When Steve Yzerman took over in Tampa, he issued a mandate to the organization’s scouts and player development department that sounded a lot like the directive issued by every NHL franchise.
The Lightning, ta da, would build their team around fast, skilled, hard-working players. Great. Real bombshell there, Stevie Y.
But it was the sub-text of Yzerman’s decree that was the real story in Tampa. The Bolts would draft for speed and skill, irrespective of the size of the player. Again, a lot of organizations preached the same thing but the Bolts actually put Yzerman’s dictum into practice.
Ten years ago, that was heresy in the NHL. Today, well, just look at the standings where the Lightning own the best record in the NHL and they’ve done it with a forward group that is barely tall enough to qualify for the rides at Disneyland.
“I think it’s an evolution over the last three or four years,” says Canucks’ general manager Jim Benning. “In a perfect world you want players with size who can skate and do all the skill things. But if they can’t skate they have trouble in today’s game.
“It’s changed because of the speed of the game. It’s so fast now. What we’re seeing is speed trumps size and I think that’s the trend you’ll see going forward.”
Even if we’re seeing it now.
It’s difficult to pinpoint the exact moment the NHL was downsized but you just have to look around the league to understand the perception of the smaller player has changed.
In Tampa, four of the Lightning’s top five scorers are 5-11 or under led by Nikita Kucherov, who was selected in the second round of Yzerman’s second year as GM. Yzerman has since stepped down, replaced by Julien BriseBois.
Around the league it’s a similar story. Five of the top-nine NHL scorers are 5-11 or under. The two leading Hart Trophy candidates at this point of the season are likely Kucherov, who’s generously listed at 5-11 and 178 pounds and Calgary’s Johnny Gaudreau, all 5-9 and 165 pounds of him.
Virtually every NHL team also has a smaller, impact player in their lineup, whether it’s the Blackhawks’ 5-7, 165-pound Alex DeBrincat who might score 40 goals this season, 5-9 Jonathan Marchessault, the Vegas Golden Knights’ sniper who had 21 points in last season’s playoffs or the Blue Jackets’ Artemi Panarin, who goes 5-11 and weight 168 pounds.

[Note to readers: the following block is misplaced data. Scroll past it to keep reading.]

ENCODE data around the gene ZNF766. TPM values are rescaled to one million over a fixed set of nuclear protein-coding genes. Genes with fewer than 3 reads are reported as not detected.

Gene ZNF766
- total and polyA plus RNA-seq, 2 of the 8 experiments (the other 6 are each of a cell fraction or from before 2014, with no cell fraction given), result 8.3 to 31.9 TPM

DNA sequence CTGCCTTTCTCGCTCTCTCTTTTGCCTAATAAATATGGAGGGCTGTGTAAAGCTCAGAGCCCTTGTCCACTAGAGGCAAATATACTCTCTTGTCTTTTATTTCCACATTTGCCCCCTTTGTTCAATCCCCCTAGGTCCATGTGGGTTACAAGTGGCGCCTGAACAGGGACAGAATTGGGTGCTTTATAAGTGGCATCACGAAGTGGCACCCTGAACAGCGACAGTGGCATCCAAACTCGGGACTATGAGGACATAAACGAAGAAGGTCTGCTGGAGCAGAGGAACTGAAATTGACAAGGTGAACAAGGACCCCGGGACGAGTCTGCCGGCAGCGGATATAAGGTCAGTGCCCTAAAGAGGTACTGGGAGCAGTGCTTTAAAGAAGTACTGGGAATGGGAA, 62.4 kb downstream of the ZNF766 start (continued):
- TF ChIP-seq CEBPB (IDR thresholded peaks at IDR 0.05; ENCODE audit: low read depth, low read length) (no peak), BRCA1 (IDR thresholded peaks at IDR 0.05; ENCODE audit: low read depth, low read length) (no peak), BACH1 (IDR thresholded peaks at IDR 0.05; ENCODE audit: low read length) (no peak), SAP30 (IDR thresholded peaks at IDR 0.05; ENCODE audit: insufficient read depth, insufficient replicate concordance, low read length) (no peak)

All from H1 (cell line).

This isn’t to say someone has shrunk the NHL. The average height of the league has remained around 6-1 for the last 20 years. But, over that same span, the average weight has dropped from a peak of 206.3 pounds in 2005-06 to 199.3 pounds this season.
Said one Western Conference scout: “It used to be all about size. Now it’s about speed and skill and the package isn’t as important.”
The Vancouver Canucks, meanwhile, appear to be on the right side of history for one of the few times in the franchise’s history. Two years ago, the Canucks took under-nourished Swedish centre Elias Pettersson fifth overall ahead of more substantial figures like Cody Glass, Casey Mittelstadt and Michael Rasmussen.
Pettersson is now the runaway leader in the Calder race and has the look of a franchise-changing player.
“We talked about (Pettersson’s size) but he was so smart and skilled,” said Benning. “We just felt he’d figure out a way.”
Last year, the Canucks selected 5-10, 175-pound defenceman Quinn Hughes seventh over bigger blue-liners like Evan Bouchard and Noah Dobson. Hughes now projects as the power-play quarterback and offence-driver the Canucks have lacked on the back end since, well, forever.
“I think when you see players like that have success it gives you the confidence to pick them,” said Judd Brackett, the Canucks’ director of amateur scouting. “You still need a bit of everything, but you’re not going to be afraid to pick smaller players.”
Evidently. Last summer, the Canucks took forward Tyler Madden, who goes 5-11 and weighs 150 pounds, in the third round. Madden impressed at the recently concluded IIHF World Junior Championship, playing a top-six role for Team USA.
Brackett was asked if the trend toward speed and skill has made some scout re-evaluate their priorities.
“I think some of the more traditional guys still have things ingrained in them,” he said. “But I think that’s what makes our group effective. We push each other to reach a resolution. I think it’s good to have different perspectives. It leads to good decisions.”
It still takes a special breed to make it in the NHL as a smaller player. That much hasn’t changed over the years. What has changed is the institutional bias toward those players. Back in the day, Theo Fleury and Marty St. Louis were trailblazers but they were also members of, er, a very small club.
That’s changed. So has the game and it’s been for the better.
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